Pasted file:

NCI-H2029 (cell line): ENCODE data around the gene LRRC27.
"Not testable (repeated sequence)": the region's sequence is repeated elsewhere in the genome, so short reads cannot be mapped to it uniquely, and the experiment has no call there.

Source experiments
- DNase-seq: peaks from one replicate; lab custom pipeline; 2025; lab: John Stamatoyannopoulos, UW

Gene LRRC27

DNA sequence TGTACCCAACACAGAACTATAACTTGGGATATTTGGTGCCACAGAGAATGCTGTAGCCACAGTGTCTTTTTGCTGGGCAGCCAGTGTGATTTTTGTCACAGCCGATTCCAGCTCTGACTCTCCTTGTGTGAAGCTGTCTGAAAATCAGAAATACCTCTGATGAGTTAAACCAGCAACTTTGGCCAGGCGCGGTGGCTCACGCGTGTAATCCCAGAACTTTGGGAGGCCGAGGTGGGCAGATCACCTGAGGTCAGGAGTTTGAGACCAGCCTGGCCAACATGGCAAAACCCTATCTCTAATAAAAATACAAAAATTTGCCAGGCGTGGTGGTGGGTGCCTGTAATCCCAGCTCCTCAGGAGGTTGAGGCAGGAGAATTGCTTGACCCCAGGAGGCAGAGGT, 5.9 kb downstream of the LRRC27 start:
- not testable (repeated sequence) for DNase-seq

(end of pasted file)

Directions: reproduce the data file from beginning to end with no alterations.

NCI-H2029 (cell line): ENCODE data around the gene LRRC27.
"Not testable (repeated sequence)": the region's sequence is repeated elsewhere in the genome, so short reads cannot be mapped to it uniquely, and the experiment has no call there.

Source experiments
- DNase-seq: peaks from one replicate; lab custom pipeline; 2025; lab: John Stamatoyannopoulos, UW

Gene LRRC27

DNA sequence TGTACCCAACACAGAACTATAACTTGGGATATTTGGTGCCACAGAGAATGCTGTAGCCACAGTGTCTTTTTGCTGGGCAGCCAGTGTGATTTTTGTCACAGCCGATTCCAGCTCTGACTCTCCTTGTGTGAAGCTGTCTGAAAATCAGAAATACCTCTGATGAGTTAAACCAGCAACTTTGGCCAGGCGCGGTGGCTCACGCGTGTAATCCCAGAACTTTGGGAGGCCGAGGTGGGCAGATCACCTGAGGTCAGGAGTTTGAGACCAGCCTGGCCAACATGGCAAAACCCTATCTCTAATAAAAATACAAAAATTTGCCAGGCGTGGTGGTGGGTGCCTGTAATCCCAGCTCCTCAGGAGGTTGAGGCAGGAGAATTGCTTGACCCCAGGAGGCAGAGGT, 5.9 kb downstream of the LRRC27 start:
- not testable (repeated sequence) for DNase-seq